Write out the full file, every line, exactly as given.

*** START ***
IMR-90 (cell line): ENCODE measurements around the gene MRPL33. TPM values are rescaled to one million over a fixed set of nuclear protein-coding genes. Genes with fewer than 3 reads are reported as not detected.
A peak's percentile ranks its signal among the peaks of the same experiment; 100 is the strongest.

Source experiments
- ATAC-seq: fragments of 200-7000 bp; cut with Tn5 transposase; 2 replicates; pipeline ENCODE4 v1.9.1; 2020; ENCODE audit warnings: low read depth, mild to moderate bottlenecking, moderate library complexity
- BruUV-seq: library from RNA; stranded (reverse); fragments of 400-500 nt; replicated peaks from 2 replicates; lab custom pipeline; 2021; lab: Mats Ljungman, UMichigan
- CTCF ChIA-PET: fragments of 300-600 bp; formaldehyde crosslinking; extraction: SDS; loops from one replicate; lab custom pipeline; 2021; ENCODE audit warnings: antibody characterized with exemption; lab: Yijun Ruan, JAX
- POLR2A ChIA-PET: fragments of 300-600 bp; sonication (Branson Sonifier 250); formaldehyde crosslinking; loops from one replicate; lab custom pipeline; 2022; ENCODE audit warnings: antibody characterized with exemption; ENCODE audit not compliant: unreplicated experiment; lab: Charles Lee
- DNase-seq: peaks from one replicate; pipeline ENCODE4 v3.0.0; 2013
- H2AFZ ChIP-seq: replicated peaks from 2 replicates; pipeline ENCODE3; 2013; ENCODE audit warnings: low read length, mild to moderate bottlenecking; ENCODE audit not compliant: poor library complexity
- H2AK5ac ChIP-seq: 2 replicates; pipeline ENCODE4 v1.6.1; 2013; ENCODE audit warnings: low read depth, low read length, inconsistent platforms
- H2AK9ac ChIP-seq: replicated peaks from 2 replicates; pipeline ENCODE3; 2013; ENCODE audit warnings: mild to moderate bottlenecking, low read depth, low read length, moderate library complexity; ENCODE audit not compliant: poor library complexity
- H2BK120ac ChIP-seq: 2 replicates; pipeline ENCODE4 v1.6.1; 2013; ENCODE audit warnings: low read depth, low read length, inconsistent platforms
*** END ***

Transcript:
IMR-90 (cell line): ENCODE measurements around the gene MRPL33. TPM values are rescaled to one million over a fixed set of nuclear protein-coding genes. Genes with fewer than 3 reads are reported as not detected.
A peak's percentile ranks its signal among the peaks of the same experiment; 100 is the strongest.

Source experiments
- ATAC-seq: fragments of 200-7000 bp; cut with Tn5 transposase; 2 replicates; pipeline ENCODE4 v1.9.1; 2020; ENCODE audit warnings: low read depth, mild to moderate bottlenecking, moderate library complexity
- BruUV-seq: library from RNA; stranded (reverse); fragments of 400-500 nt; replicated peaks from 2 replicates; lab custom pipeline; 2021; lab: Mats Ljungman, UMichigan
- CTCF ChIA-PET: fragments of 300-600 bp; formaldehyde crosslinking; extraction: SDS; loops from one replicate; lab custom pipeline; 2021; ENCODE audit warnings: antibody characterized with exemption; lab: Yijun Ruan, JAX
- POLR2A ChIA-PET: fragments of 300-600 bp; sonication (Branson Sonifier 250); formaldehyde crosslinking; loops from one replicate; lab custom pipeline; 2022; ENCODE audit warnings: antibody characterized with exemption; ENCODE audit not compliant: unreplicated experiment; lab: Charles Lee
- DNase-seq: peaks from one replicate; pipeline ENCODE4 v3.0.0; 2013
- H2AFZ ChIP-seq: replicated peaks from 2 replicates; pipeline ENCODE3; 2013; ENCODE audit warnings: low read length, mild to moderate bottlenecking; ENCODE audit not compliant: poor library complexity
- H2AK5ac ChIP-seq: 2 replicates; pipeline ENCODE4 v1.6.1; 2013; ENCODE audit warnings: low read depth, low read length, inconsistent platforms
- H2AK9ac ChIP-seq: replicated peaks from 2 replicates; pipeline ENCODE3; 2013; ENCODE audit warnings: mild to moderate bottlenecking, low read depth, low read length, moderate library complexity; ENCODE audit not compliant: poor library complexity
- H2BK120ac ChIP-seq: 2 replicates; pipeline ENCODE4 v1.6.1; 2013; ENCODE audit warnings: low read depth, low read length, inconsistent platforms